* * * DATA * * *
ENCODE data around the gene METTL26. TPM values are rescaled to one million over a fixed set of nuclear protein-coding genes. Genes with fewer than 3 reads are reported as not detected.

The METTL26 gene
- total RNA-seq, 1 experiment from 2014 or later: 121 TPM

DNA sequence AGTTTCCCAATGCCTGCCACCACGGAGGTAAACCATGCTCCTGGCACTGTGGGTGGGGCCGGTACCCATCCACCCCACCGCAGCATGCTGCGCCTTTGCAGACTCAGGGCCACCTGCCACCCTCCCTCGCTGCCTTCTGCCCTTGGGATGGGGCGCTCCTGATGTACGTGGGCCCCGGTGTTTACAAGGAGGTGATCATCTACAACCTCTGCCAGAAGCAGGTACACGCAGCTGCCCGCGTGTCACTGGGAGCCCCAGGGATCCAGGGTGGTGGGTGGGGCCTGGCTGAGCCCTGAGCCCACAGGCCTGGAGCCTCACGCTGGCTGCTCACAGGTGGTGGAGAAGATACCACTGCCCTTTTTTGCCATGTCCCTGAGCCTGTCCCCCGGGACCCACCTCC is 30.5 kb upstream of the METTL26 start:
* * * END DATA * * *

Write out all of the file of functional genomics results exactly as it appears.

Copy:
ENCODE data around the gene METTL26. TPM values are rescaled to one million over a fixed set of nuclear protein-coding genes. Genes with fewer than 3 reads are reported as not detected.

The METTL26 gene
- total RNA-seq, 1 experiment from 2014 or later: 121 TPM

DNA sequence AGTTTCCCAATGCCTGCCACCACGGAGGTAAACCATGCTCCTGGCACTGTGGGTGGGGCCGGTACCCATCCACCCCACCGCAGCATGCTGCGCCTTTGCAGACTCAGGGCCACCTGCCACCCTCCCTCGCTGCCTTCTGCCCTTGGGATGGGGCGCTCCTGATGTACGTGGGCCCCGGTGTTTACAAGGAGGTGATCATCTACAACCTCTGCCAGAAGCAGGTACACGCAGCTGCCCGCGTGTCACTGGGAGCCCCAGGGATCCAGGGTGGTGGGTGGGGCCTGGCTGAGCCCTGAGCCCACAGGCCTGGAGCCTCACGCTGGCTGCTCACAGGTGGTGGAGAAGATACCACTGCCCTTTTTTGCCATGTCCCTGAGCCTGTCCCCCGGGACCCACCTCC is 30.5 kb upstream of the METTL26 start: